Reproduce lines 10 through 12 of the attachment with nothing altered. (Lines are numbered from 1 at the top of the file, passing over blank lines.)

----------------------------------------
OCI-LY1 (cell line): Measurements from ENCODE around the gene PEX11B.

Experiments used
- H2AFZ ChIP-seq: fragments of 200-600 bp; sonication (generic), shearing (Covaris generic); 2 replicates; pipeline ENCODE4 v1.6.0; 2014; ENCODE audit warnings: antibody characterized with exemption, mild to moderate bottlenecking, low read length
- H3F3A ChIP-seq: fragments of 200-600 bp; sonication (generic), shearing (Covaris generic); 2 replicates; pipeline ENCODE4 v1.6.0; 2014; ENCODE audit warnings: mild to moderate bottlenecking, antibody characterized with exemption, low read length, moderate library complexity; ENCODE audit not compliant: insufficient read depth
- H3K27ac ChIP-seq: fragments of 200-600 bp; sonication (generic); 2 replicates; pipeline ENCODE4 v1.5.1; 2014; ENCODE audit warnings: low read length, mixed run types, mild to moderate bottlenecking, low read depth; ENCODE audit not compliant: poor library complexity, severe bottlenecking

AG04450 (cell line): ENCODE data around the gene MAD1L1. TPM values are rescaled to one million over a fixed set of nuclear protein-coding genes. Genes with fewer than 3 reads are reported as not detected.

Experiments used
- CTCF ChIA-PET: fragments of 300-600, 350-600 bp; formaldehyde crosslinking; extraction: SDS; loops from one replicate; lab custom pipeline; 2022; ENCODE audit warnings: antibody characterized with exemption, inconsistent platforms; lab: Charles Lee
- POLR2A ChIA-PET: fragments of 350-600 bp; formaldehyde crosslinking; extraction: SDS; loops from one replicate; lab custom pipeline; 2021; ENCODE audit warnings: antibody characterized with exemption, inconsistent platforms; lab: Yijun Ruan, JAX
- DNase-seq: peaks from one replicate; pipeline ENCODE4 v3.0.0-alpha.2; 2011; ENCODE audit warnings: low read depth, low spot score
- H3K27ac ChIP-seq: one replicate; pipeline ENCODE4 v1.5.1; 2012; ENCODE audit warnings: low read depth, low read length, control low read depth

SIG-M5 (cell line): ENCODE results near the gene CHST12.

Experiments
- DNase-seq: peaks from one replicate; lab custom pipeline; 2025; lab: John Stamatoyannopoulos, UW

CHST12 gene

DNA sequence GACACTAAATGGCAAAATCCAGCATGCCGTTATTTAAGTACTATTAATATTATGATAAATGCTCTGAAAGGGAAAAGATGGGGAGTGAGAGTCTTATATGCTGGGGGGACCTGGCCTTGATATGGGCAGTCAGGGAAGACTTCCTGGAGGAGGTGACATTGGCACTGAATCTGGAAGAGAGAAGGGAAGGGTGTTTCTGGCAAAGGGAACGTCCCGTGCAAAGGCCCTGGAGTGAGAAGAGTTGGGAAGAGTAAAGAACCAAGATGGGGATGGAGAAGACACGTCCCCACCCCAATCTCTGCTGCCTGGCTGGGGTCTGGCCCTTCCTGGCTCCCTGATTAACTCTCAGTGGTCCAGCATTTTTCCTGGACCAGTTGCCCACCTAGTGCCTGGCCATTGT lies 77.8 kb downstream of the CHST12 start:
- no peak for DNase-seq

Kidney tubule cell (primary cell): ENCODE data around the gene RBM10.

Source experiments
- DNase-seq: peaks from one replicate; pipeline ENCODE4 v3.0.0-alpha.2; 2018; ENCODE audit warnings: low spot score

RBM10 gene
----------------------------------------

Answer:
- DNase-seq: peaks from one replicate; pipeline ENCODE4 v3.0.0-alpha.2; 2011; ENCODE audit warnings: low read depth, low spot score
- H3K27ac ChIP-seq: one replicate; pipeline ENCODE4 v1.5.1; 2012; ENCODE audit warnings: low read depth, low read length, control low read depth

SIG-M5 (cell line): ENCODE results near the gene CHST12.